But the opposite is also true. The more time I spend trying to make the store work, the less time I have to spend online or elsewhere.

Does that make sense?

As I've always tried to point out, it's my opinion that as many stores go out of business because of burn-out as because they don't make enough money. The entrepreneurs are given the myth that they should work 80 hour weeks, that they should do everything the customer wants. That not only should they run their store--which as I'm trying to make the case, should be a full-time job all by itself--but do the extra things. Hold promotional events, go to conventions, open early and stay open late, have constant sales, sell online and through the mail. But all those things are distractions from doing your basic job better.

The weird part is that, given time, concentrating on the basics should in the end create as much business as one person can handle. And that's all I'm looking for. I'm not interested in being a manager, of taking all the work home. I'm interested in a full eight hour day: doing all the things that make the in-store work. 

I'm a store keeper. That's my job.

I suppose the road to success is relative. But I know that the road to personal satisfaction came in keeping things to basics, refining them constantly, and just making it all work.

Wednesday, December 15, 2021

Nimbyism for everyone.

Interesting how not just homeless camps in Bend are being opposed these days, but just about any new subdivision seems to have opposition. Nimbyism for everyone. But I wonder how these people think Bend got the way it is.

Pretty constant question at the store is how I feel about all the changes. Well, the short answer? I moved the Redmond. heh.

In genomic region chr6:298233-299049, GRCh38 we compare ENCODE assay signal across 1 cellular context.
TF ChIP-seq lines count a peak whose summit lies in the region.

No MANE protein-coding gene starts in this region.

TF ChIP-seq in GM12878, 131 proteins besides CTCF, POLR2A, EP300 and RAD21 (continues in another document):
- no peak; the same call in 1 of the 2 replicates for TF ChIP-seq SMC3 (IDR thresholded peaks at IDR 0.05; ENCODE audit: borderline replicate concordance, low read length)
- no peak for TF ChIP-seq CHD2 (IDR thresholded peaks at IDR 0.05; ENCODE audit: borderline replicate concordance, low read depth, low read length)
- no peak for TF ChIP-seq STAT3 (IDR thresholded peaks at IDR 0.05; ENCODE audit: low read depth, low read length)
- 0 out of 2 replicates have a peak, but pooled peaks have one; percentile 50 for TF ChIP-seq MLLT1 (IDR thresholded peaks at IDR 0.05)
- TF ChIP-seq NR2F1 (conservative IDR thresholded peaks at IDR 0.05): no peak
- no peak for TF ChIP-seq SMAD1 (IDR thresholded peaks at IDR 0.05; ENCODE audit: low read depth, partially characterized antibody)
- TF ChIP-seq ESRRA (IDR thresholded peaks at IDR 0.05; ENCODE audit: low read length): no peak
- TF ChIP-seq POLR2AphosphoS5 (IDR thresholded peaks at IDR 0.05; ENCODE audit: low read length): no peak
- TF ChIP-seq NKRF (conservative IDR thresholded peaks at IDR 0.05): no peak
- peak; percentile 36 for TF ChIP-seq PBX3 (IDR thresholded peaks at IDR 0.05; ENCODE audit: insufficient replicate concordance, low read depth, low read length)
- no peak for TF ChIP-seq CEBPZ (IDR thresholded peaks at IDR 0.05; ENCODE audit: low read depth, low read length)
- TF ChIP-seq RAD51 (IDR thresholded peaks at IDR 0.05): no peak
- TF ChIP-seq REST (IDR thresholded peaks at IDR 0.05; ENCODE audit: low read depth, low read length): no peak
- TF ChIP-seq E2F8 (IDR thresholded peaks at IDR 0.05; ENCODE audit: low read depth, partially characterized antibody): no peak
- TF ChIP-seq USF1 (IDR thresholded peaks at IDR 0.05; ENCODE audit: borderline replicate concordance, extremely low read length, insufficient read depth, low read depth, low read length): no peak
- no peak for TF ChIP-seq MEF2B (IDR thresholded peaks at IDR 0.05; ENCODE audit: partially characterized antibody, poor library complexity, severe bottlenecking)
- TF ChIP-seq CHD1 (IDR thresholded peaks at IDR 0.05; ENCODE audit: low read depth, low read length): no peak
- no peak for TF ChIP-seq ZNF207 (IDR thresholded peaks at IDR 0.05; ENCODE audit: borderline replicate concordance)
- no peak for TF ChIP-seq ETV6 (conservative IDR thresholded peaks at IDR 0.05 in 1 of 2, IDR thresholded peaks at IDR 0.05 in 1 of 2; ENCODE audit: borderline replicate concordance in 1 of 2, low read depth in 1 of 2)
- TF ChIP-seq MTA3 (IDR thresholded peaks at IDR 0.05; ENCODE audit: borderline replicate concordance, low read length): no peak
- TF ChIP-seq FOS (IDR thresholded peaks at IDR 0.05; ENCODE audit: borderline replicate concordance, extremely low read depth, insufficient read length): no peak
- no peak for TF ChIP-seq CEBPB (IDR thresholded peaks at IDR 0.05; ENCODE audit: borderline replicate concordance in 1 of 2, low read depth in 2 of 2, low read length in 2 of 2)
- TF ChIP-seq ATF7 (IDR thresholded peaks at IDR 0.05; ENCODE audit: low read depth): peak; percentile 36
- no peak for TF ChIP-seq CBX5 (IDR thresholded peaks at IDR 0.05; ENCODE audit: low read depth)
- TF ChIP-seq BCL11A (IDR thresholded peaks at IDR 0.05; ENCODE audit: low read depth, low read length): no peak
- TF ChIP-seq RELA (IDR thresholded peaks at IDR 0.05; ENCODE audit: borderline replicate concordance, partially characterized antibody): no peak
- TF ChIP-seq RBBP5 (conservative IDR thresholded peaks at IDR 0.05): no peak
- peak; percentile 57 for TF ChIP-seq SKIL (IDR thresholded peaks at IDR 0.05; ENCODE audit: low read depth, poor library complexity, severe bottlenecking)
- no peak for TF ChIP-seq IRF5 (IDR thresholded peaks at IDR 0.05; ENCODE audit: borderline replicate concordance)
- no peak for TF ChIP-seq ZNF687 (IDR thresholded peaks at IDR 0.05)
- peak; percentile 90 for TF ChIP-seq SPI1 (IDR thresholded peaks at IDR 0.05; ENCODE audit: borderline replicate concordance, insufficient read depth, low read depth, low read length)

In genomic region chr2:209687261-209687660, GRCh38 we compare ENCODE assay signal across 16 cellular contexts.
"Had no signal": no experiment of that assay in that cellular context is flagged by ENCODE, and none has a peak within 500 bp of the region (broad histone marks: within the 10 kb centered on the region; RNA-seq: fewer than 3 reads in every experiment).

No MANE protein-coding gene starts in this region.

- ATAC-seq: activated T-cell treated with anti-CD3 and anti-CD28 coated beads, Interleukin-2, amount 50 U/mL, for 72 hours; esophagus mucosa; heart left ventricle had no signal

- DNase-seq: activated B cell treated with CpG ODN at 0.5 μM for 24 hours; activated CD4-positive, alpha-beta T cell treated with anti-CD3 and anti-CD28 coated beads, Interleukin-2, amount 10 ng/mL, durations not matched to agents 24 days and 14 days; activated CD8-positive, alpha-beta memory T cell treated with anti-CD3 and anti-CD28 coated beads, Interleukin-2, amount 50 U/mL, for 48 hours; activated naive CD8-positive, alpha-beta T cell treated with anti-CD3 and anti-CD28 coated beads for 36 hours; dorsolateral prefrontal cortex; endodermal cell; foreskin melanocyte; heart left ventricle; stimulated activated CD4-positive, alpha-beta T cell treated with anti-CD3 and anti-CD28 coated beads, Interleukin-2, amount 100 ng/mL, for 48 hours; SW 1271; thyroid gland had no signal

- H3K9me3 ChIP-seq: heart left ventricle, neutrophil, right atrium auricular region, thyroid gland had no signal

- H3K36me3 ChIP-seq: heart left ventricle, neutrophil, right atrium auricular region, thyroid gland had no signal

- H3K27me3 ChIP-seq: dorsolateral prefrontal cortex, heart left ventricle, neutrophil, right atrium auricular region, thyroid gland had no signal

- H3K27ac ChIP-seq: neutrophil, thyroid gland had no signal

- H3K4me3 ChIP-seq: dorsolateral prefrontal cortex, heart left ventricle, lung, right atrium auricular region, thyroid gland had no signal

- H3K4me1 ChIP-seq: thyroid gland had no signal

So, the traffic is a little much, I admit. The elitism is offputting to me: membership clubs downtown and gated communities, but overall, I think that Bend becoming a bit more cosmopolitan and diverse is a good thing. Though we will need to get a handle on the homelessness problem.

The truth is, we just aren't a small town anymore. 

I was talking to another downtown merchant a couple of days ago. She thought we'd been around about the same length of time, though I'm pretty sure I was here at least a decade before her. I didn't disabuse her of the notion. We talked about how downtown has changed, and I said, "I've gone from stocking the cheapest version of a book to the nicest version of a book."

"That's it exactly," she said. 

I suppose the downside of that is that people perceive downtown as too expensive, but the truth is--they thought that way long ago, long before the biggest changes happened. In other words, the impression was there before the reality. So there wasn't really as much of downside to going upscale as people think.

Of course, I'm still of the opinion that a bookstore needs to appeal to everyone, and having the "nicest" book I can get appeals to everyone. People don't come downtown for commodities--they come downtown for something different, something unique.